Wrong. Sure, that take may have been absolutely perfect. But, what if you were so wrapped up in the scene, you missed that slip of the boom pole in the top of the frame? Without a backup take, you're out of luck! Always always always make sure you've gotten enough coverage of each scene. This means multiple takes and multiple angles. If you can, try a two-camera setup. This will allow you to cut seamlessly between two cameras and will ensure that you'll have at least one decent shot to use in the editing room. Never leave yourself without a plan B because, even if you can get the location, crew, and actors all back out in the field again for a reshoot, it's very likely it won't match up as perfectly as it would've if you had just gotten that 4th take on set the first time.

What you should've learned by now is...

So, the next time you hear someone on set say, "We'll just fix it in post!" respond accordingly. For you visual learners, here's what an appropriate response looks like:

Can you think of anything else that is absolutely necessary to get on set? Do you disagree with something I've mentioned here? If so, leave me a note in the comments below! 

Wednesday, 17 December 2014

Our Work: Your Business Needs APS Commercial Services

CLIENT: Assurance Power Systems, a network of franchise partners specializing in commercial standby and emergency home generators.

GOAL: Script and produce an animation that presents statistical information all small business owners should know about power outages, while demonstrating the services Assurance Power Systems offers to combat those issues.

SPOT: Your Business Needs APS Commercial Services

Monday, 15 December 2014

Top 5 Gift Ideas for the Editor You Love

It's that wonderful time of year again. It's time to spread joy and cheer. It's officially "the Holidays". Here at Swagger, we are extremely excited for the Holidays. We've selected our Secret Santas and little elves are dropping little pieces of Holiday Happiness around the office daily! Speaking of which...

'Tis the season for gift-giving!

It goes without saying that purchasing the latest Game of Thrones box set or the latest Apple gadget is a surefire way of winning with that lovely video editor in your life (face it, every creative person uses at least one Apple gadget, if not all). In my opinion, though, that's the easy way out, and that's what most will expect.

That's why I've decided, out of the kindness of my heart (wink wink), to compile a list of the top 5 gifts to give a Video/Film Editor. You can thank me in the comments below. :-)

1. Red Giant Color Suite 11
Regular Price $899. Sale Price $399 | Windows & Mac | Compatible with most editing software.

Every editor will tell you that color correcting can be extremely time consuming. So help alleviate the pressure by purchasing them this incredible color correcting plugin suite. This will get them home from the studio in enough time to enjoy the latest episode of Agents of Shield, and for a limited time, it's on sale.

2. Element 3D
$199 | Windows & Mac | Compatible with After Effects

Each year there is something our Post Supervisors want us to learn. This year, it's learning 3D. Element 3D extends what AE can do, giving you the ability to create "big budget-looking animations" that generally would require a 3D app (with a moderately high learning curve). The best part about this gift is there are additional plugins and packs that can be purchased, so around birthday time you can gift an additional pack. Two gifts in one!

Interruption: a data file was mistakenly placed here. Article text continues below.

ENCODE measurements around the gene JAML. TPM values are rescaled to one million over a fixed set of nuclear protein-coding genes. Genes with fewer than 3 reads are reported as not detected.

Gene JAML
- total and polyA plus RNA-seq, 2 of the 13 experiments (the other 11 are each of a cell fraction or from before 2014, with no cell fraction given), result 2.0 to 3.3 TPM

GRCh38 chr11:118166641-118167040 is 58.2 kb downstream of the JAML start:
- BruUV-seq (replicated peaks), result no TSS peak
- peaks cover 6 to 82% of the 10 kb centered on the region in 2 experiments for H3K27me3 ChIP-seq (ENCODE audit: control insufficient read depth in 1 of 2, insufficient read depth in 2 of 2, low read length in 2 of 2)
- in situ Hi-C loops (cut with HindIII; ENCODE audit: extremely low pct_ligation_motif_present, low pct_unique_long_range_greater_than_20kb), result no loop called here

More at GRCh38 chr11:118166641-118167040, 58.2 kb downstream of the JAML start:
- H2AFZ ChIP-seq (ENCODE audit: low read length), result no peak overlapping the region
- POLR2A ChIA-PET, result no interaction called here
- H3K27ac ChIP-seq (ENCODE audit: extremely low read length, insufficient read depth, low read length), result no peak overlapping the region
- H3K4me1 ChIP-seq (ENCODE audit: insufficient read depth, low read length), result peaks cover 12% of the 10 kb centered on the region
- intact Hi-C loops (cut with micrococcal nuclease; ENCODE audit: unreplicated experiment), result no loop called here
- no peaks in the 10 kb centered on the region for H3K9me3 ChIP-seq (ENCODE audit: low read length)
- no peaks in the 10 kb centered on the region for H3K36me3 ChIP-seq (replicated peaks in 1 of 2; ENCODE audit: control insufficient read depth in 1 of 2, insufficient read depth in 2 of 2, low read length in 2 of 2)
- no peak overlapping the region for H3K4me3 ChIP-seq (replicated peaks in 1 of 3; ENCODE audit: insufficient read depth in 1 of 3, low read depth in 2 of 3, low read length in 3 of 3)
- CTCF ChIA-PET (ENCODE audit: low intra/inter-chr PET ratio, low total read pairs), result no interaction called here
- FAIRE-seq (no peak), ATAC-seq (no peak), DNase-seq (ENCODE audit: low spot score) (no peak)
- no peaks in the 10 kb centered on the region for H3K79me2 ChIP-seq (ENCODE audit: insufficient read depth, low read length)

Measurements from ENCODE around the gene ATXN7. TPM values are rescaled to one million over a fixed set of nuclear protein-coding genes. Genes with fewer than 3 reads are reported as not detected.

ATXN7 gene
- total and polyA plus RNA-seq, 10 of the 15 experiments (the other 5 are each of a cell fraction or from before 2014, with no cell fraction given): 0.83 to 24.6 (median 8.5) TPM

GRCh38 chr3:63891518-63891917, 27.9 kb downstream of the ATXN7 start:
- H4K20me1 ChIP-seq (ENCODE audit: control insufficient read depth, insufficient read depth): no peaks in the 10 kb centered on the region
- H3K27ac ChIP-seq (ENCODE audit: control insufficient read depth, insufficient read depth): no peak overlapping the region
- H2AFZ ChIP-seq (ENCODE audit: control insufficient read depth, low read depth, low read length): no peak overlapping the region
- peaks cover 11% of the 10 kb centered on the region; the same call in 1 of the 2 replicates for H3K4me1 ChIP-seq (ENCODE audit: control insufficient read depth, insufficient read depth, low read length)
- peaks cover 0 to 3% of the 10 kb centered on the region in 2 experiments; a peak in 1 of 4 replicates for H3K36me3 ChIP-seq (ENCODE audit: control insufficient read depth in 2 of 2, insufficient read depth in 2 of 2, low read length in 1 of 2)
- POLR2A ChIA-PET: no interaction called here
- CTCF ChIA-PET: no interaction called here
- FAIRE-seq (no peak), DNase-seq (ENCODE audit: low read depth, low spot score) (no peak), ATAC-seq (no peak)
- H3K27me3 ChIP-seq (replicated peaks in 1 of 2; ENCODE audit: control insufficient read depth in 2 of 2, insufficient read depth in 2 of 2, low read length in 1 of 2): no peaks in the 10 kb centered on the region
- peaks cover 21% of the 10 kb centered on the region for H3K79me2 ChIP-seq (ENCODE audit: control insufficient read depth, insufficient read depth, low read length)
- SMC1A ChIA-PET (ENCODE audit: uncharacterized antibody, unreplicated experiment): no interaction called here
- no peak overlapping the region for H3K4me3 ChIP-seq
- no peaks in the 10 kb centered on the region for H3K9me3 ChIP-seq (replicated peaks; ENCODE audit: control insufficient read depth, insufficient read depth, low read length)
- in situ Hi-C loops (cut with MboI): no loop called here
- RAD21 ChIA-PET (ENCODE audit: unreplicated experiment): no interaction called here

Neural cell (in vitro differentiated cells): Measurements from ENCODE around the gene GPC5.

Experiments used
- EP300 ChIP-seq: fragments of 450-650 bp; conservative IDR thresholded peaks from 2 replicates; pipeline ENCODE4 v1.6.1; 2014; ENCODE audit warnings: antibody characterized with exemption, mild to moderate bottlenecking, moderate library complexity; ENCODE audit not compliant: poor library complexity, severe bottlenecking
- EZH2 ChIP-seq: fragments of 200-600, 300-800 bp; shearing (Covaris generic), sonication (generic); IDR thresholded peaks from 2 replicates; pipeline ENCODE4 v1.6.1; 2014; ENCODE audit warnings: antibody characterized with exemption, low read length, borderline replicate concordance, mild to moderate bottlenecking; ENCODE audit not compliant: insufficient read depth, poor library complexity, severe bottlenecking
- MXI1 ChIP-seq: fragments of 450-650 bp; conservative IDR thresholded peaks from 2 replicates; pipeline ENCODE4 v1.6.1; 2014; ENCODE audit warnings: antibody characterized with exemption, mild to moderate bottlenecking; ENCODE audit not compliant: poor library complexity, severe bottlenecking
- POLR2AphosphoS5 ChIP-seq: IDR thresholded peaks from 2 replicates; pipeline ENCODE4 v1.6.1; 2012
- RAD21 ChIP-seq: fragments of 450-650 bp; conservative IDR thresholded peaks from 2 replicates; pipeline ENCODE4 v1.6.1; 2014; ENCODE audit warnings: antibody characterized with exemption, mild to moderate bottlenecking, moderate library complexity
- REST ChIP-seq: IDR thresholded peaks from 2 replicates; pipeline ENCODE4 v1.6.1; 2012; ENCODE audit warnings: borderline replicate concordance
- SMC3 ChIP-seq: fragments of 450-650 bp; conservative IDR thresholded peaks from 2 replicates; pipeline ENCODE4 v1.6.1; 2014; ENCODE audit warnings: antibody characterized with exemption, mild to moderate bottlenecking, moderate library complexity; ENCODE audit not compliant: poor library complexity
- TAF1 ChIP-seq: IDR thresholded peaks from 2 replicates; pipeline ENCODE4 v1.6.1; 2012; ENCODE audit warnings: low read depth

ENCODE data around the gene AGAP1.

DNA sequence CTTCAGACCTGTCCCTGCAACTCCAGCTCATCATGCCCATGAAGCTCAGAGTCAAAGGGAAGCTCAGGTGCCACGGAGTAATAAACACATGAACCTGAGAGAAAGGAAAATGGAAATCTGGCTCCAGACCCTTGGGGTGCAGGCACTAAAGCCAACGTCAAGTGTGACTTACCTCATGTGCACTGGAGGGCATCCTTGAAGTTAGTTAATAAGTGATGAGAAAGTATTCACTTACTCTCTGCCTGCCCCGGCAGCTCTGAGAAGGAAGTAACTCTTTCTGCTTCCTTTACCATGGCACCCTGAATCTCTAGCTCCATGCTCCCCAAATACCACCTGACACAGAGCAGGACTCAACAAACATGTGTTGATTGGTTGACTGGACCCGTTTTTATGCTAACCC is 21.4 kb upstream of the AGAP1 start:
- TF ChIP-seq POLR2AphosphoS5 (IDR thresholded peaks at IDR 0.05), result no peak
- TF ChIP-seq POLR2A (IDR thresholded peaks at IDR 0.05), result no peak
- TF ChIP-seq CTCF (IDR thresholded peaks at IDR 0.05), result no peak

3. CoreMelt Complete Pack
$200 | Windows & Mac | Compatible with Premiere Pro, After Effects, FCP7/X, Motion

Using the transitions that come with your non-linear editing software gets boring. Help the Editor that's dear to your heart impress his or her clients by purchasing this sweet set of plugins. CoreMelt Complete is a bundle of 8 plugin packs that contain 220+ video editing effects. It includes 2 packs of Transitions (Filmic & Grunge) that are particularly useful, as clients often want modern-looking transitions beyond what the stock transitions can do. Happy clients make for a happy Editor.

4. Hard Drive
$154.99 on Amazon - http://amzn.to/1w0fXaF 

You can never go wrong with gifting a hard drive. A hard drive always fills up, or crashes right when we are in the middle of the biggest editing project of our lives. (And by now you know - every editing project is the biggest editing project of our lives.) A few things to keep in mind when purchasing the hard drive for your wonderful video editor.

  • - Make sure it's at least 7200 RPM Drive
  • - USB, Thunderbolt, ESATA... the more options to connect the better.

They will always remember the time that Zeus (all editors have a thing for naming hard drives after Greek/Roman gods) started sputtering, turned off, somehow turned itself back on, and they were able to reach for your drive to move footage off of Zeus, saving the project, and SAVING THE DAY.

5. Gaming Mouse
Varied cost | Should have at least 9 buttons | Windows & Mac compatible

$22.99 from Amazon - http://amzn.to/1BEER2B

Just about every video editor I know also moonlights as a gamer. What better gift, then, than a gaming mouse that can suit both their gaming AND video editing needs? I know, you're thinking, "Gaming mouse for video editing??" Yes, they can program their preferred video editing software shortcuts to each button. Now marking, splicing, and moving their footage can happen in just 3 clicks. I promise you, they will be forever grateful.

Honestly, I would die for any one of these gifts. (Hint hint to any of my family/friends reading this blog post.) I'm certain the editor in your life would love them too.